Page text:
12 words or phrases that smart people never use

by Brendan Brown | April 22, 2024, 3:31 pm

Ever heard someone using big words and complicated phrases, thinking they sound smart?

Well, real smart people don’t do that.

They avoid certain words and phrases that might make them sound less believable or confuse other people.

In this article, we’re going to tell you about 12 things you won’t hear smart people saying.

If you want to sound clever, get your point across clearly, or just be a better talker, keep reading. 

1. “Literally”

Have you ever heard someone say something like, “I was literally dying of laughter,”?

This phrase is often used to add dramatic effect, but it’s not exactly accurate, is it?

Smart people avoid using “literally” in a figurative context because it can confuse their listeners. Instead, they opt for words that accurately describe what they mean.

So, instead of saying you’re “literally dying of laughter,” you might say you were “laughing so hard tears were streaming down your face.”

It’s more accurate and paints a clearer picture too!

2. “Irregardless”

Though you might hear this word often, it’s actually not a real word.

People tend to use “irregardless” when they mean “regardless.”

Smart people stay away from this non-word because it can confuse others and make their message unclear.

Remember to just stick with “regardless” when you want to say that something is true or will happen no matter what.

It’s simpler, clearer, and will make you sound more knowledgeable too!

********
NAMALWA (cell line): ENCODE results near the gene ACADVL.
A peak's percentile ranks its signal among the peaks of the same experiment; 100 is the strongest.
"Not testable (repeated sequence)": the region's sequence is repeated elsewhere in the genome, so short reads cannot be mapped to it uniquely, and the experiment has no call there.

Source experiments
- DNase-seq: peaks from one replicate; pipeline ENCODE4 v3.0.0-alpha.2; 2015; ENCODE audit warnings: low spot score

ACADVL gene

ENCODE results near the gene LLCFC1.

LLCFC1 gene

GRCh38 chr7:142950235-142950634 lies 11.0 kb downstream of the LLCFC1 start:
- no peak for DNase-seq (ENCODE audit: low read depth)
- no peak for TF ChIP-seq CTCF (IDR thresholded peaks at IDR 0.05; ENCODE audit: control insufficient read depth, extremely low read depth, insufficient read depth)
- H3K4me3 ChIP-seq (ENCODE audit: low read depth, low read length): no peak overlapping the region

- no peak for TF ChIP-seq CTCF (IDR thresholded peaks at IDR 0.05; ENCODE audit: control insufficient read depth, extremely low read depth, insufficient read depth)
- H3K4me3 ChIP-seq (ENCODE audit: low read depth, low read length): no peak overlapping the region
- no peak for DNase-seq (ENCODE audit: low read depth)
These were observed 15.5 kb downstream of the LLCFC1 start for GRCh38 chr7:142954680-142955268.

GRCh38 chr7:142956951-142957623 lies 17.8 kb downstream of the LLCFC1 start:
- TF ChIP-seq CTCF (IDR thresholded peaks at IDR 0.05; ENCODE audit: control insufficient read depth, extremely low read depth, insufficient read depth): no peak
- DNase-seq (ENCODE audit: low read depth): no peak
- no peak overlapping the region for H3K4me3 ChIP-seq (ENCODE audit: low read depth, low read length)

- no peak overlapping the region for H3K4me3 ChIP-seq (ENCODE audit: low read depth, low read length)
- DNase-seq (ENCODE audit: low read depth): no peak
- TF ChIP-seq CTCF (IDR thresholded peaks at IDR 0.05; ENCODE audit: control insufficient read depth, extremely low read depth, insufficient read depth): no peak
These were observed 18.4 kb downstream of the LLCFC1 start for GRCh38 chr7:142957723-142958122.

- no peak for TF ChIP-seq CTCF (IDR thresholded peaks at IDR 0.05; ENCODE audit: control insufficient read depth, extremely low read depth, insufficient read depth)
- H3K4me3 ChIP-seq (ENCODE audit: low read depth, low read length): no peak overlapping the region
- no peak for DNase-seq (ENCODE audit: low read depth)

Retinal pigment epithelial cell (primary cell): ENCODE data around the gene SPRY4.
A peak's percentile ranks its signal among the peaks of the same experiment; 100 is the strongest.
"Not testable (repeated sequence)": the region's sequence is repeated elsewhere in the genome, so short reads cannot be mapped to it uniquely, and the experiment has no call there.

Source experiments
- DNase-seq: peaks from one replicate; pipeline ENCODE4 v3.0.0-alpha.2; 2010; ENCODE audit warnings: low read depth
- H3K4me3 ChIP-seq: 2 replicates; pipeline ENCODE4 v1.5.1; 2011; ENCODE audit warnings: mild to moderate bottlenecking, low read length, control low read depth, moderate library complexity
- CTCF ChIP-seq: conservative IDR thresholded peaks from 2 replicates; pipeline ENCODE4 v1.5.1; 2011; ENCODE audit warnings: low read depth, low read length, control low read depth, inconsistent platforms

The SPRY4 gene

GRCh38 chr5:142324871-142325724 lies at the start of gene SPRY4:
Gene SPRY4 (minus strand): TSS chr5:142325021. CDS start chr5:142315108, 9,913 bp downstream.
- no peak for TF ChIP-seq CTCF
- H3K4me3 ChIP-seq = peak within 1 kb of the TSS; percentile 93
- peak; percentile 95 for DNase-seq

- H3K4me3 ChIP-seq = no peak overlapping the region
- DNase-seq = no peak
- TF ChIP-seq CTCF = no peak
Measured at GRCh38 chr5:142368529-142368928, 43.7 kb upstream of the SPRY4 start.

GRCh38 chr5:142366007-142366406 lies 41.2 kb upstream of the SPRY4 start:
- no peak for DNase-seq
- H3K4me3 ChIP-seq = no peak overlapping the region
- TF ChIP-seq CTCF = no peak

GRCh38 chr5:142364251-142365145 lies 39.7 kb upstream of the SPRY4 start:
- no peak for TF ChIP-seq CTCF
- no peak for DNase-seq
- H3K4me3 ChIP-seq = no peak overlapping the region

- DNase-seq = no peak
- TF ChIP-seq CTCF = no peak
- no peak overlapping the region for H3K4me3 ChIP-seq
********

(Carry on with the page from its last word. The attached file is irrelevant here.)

3. “To be honest”

This phrase is a trap I used to fall into a lot.

“To be honest, I don’t really like that movie,” or “To be honest, I prefer tea over coffee.”

It seemed like a good way to share my thoughts. But then I realized, it was implying that I was not being honest before!

Smart people avoid this phrase because it can make others question their sincerity.

Now, I just say what I mean without adding “to be honest.” It sounds much better to say, “I don’t really like that movie,” or “I prefer tea over coffee.”

It’s straightforward and there’s no question about whether or not I’m being honest.

4. “I Can’t”

Smart people avoid saying “I can’t” because it closes the door on possibilities and can come across as pessimistic.

Saying “I can’t” can limit your potential and hinder your growth. Instead, they choose to say, “I’ll find a way,” or “I’ll try.”

Here’s an interesting fact: Research from Stanford University showed that having a ‘growth mindset’ – believing that you can learn, improve, and overcome challenges – leads to greater success in life.

So, ditch the “I can’t” and embrace the power of positive thinking!

5. “I know everything”

Nobody knows everything – and that’s okay!

The smartest people are usually the ones who admit that they still have a lot to learn. This doesn’t make them seem weak or ignorant; rather, it shows a strength of character and a willingness to grow.

Saying “I know everything” can close you off to new experiences, knowledge, and perspectives. It’s like shutting a book before you’ve finished reading it.

Life is a continual journey of learning and discovery, and acknowledging that fact doesn’t make us less smart; it makes us more human and more ready to face whatever comes our way.

6. “Always” or “Never”

I’ve learned that using absolute terms like “always” or “never” can lead to misunderstandings and unnecessary conflicts.